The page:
Inauguration of the site of the Virgin Mary
In Cairo’s densely populated Matariya district stands an ancient sycamore tree, named the Virgin Mary Tree, which now welcomes pilgrims and visitors after years of closure for restoration and development.
For decades, the site attracted thousands of pilgrims as it is said to have offered shelter to the Holy Family during their stay in Egypt in the early Christian era.
According to the fifth-century Coptic pope Theophilus, Joseph had a wooden cane that the infant Jesus broke into pieces. Joseph then buried the pieces at the site of what is now Matariya, and when he put his hand on the ground, a spring sprang up next to a sycamore that had provided shade and respite to the Holy Family. .
The pieces of the buried stick bloomed and gave off a pleasant smell. Jesus drank from the source and many balsam trees grew there.
The Arab historian Al-Maqrizi later described the Holy Family’s journey to Egypt in the mid-15th century, mentioning that they had settled in Matariya by a stream. He relates that when the Virgin Mary washed Jesus’ clothes in the stream, the water flooded the nearby land where the balsam trees began to grow.
Al-Maqrizi adds that tree balsam oil was prized for use in baptism.
It is said that when the Virgin Mary, Joseph and the child Jesus tried to escape from two brigands who were pursuing them, the trunk of the sycamore also miraculously opened its bark, allowing them to hide inside and escape. to detection.
The tree is said to have medicinal properties, which is why its branches have been exhausted by pilgrims over the years. Nearby, the spring where the Virgin Mary is said to have bathed Jesus is also one of the miracles of the place because of its healing water.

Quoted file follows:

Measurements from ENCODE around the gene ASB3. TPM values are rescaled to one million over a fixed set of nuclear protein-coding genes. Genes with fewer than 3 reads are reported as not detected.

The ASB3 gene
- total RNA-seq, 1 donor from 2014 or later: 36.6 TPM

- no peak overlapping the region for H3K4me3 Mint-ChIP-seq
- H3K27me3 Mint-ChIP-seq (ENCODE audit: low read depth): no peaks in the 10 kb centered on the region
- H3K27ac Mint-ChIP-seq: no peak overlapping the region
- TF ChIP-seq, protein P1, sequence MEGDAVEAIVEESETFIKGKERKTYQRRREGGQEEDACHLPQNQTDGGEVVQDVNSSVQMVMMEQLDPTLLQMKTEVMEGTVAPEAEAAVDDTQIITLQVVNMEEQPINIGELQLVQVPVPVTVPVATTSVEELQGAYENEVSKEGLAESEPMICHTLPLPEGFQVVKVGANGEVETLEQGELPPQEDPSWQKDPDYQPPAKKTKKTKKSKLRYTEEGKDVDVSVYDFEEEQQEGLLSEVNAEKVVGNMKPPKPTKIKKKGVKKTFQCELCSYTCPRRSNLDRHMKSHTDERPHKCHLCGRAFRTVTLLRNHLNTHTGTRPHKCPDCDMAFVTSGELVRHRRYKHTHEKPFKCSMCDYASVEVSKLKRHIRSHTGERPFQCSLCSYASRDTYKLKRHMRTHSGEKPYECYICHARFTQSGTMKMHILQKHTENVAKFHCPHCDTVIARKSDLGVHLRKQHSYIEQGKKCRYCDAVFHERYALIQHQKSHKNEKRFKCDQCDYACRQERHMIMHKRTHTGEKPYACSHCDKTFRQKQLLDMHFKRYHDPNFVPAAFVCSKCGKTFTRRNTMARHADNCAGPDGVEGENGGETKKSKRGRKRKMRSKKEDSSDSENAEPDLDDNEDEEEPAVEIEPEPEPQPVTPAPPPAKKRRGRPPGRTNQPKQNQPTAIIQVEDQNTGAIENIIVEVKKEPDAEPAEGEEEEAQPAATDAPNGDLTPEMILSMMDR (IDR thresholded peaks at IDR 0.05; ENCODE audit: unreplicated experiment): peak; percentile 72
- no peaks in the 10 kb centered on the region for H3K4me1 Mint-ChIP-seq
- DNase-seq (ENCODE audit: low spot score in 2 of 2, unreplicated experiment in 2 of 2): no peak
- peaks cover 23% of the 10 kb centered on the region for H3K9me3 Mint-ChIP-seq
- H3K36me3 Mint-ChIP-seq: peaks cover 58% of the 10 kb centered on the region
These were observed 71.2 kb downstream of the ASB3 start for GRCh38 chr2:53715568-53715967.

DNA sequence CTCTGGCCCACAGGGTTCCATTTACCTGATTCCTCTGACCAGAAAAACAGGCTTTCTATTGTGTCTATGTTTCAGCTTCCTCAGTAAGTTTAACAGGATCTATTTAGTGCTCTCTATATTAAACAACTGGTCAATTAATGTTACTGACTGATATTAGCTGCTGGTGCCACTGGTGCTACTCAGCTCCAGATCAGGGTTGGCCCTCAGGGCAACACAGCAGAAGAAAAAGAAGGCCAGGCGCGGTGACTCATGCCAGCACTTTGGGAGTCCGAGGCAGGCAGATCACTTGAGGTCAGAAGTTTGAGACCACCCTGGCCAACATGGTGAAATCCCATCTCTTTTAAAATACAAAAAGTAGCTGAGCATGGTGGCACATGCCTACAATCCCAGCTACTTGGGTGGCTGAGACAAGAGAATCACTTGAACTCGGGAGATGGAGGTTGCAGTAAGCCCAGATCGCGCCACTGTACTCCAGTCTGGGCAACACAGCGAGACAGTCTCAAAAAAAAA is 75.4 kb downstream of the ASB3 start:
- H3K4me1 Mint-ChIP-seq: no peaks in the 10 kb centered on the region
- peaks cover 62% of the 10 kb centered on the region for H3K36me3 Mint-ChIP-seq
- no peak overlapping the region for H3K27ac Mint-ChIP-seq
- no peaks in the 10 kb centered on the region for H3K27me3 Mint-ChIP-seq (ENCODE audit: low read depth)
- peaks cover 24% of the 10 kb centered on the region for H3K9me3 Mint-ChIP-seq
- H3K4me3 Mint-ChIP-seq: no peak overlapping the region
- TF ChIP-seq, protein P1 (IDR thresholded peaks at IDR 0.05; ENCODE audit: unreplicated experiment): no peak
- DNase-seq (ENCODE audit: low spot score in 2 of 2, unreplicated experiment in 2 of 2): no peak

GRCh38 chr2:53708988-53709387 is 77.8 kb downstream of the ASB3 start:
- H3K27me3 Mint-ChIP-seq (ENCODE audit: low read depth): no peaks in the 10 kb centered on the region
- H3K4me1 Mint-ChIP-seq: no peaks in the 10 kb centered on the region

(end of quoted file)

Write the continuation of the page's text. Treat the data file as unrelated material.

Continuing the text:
Today, the site of the Virgin Mary’s Tree has various archaeological and modern attractions, including the well, the tree, and several stone water basins. As part of the development of the site, a visitor center has been created with interactive screens to engage visitors and introduce them to the itinerary of the Holy Family’s journey to Egypt and related monument restoration and development projects .
It also features a film telling the story of the journey of the Holy Family. A small museum displaying icons and other artifacts as well as a photogrammetric map of other places visited by the Holy Family in Egypt is also available on site.
As part of the site development project, a wooden fence now protects the tree, and the well has been cleaned and reopened. Roads around the archaeological area have been paved and improved, the empty area in front of the site has been turned into a garden, eco-friendly recycling bins, umbrellas and wooden seats have been provided, descriptive signage has been erected , new lighting and security systems installed and tourist services improved.
Brochures in English and Arabic on the site are also provided as well as one for the visually impaired.
At the end of last week, the Minister of Tourism and Antiquities Ahmed Issa, the Minister of Local Development Hisham Amena and the Governor of Cairo Khaled Abdel-Aal inaugurated the tree of the Virgin Mary after the completion of the restoration works and development carried out on the tree and its surroundings.
The inauguration was part of a project to relaunch the Holy Family Trail in Egypt, improving the quality of services offered to visitors. This is another milestone in the development of the Holy Family Trail, which has seen the inauguration of stops at Sakha in Kafr Al-Sheikh, Tel Basta in Sharqiya, Samanoud in Gharbiya, Wadi Al Monasteries -Natrun in Beheira and Gabal Al-Teir in Minya.
The facilities are being modernized and infrastructure is being installed to help visitors follow the itinerary of the Holy Family’s stay in Egypt. The aim of the project is also to develop the poorest areas and communities of the delta and Upper Egypt, restore archaeological sites and create visitor-friendly services at sites along the trail.
This is all part of the development of spiritual tourism that can appeal throughout the year and not just during special seasons.
*A version of this article appeared in the September 22, 2022 edition of Al-Ahram Weekly.